Pay-in-kind notes have gained popularity over the last several years, particularly their use in LBO-related debt offerings. But as companies backed by private equity firms including Apollo Management, Providence Equity Partners and TPG begin to utilise the so-called PIK toggles, they may simply be putting off default and harming debt-holders, according to a research report.
The rationale behind PIK-toggle notes is that they can provide a company financing flexibility to avoid default during rough patches, benefitting all parties involved.
“For firms with poor financial prospects, the issuance of PIK-toggle notes might only be delaying the inevitable and could likely deteriorate the recovery prospects for non-PIK debt holders,” according the report titled “Credit Comment: PIK-Tock, PIK-Tock, Delaying the Inevitable” and released by Standard & Poor’s Global Fixed Income Research.
Among a sample of 41 PIK-toggle notes totaling $22.9 billion in debt, four are paying in kind and three have announced their intention to do so. “Default risk is high and recovery prospects are low among our sample of PIK issuers,” said the report.
Standard & Poor’s assigned an average rating of 6 to the instruments in the examined sample, which translates to a negligible expectation of recovery in the range of 0 percent to 10 percent.
This is an ominous prediction for those holding the debt of many private equity-backed companies. Apollo has had four portfolio companies switch to payment in-kind: Momentive Performance Materials, Berry Plastics, Claire’s Stores and Realogy. Combined, the four portfolio companies’ issue amounts total more than $1.6 billion, according to Standard & Poor’s.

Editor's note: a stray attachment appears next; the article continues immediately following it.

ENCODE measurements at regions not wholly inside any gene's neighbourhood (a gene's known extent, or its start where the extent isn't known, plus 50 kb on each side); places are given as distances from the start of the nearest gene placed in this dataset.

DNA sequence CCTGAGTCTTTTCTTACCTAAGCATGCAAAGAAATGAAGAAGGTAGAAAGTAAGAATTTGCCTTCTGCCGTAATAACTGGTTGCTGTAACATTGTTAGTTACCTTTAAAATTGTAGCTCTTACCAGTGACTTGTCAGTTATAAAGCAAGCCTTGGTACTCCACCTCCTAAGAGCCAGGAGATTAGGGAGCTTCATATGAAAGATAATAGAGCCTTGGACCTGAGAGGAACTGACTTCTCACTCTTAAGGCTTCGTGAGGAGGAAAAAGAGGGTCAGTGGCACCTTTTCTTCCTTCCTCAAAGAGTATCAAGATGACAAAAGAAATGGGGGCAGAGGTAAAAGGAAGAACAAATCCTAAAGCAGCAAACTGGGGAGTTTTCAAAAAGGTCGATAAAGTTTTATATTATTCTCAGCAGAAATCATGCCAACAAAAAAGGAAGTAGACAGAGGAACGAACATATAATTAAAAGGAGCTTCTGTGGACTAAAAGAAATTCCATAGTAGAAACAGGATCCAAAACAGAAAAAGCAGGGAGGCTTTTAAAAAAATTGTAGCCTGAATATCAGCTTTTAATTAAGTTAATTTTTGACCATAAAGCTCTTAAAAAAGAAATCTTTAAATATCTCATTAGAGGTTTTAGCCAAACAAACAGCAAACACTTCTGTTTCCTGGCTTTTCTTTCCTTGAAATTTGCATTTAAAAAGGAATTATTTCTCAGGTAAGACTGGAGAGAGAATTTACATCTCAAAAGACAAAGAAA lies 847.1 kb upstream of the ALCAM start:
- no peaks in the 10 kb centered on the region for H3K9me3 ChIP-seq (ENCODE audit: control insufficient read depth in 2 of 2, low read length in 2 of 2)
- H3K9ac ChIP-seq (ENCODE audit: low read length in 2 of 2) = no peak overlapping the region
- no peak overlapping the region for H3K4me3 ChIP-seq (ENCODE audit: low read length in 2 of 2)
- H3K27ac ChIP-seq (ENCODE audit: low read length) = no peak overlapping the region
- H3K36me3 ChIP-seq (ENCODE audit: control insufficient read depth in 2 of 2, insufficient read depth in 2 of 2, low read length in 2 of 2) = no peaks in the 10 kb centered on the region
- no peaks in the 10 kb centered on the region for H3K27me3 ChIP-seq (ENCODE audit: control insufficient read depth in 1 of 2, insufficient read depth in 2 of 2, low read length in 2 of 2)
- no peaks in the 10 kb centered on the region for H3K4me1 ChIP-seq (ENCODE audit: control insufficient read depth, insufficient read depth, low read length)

Also paying in-kind is Welsh, Carson, Anderson & Stowe portfolio company US Oncology.
Several other private equity-backed companies have been issued PIK-toggles but have not paid in-kind to date. HCA, acquired by Bain, Kohlberg Kravis Roberts and Merrill Lynch Global Private Equity for $33 billion in 2006, was issued $1.5 billion in PIK-toggle notes.
Freescale Semiconductor and Univision Communications were also issued $1.5 billion in PIK-toggle notes apiece. Freescale was taken private by The Blackstone Group, The Carlyle Group, Permira Funds and TPG for $17.6 billion in 2006. Also in 2006, an investor group including Madison Dearborn Partners, Providence Equity Partners, TPG, Thomas H. Lee Partners and Saban Capital Group acquired Univision for $13.7 billion.
“The last round of LBO-related defaults in the consumer products, retail and service sectors between 1988 and 1992 show that LBO-related defaults had lower recovery rates than non-LBO-related defaults during the same period,” said Standard & Poors although it remains to be seen whether that will be predictive for the current cycle.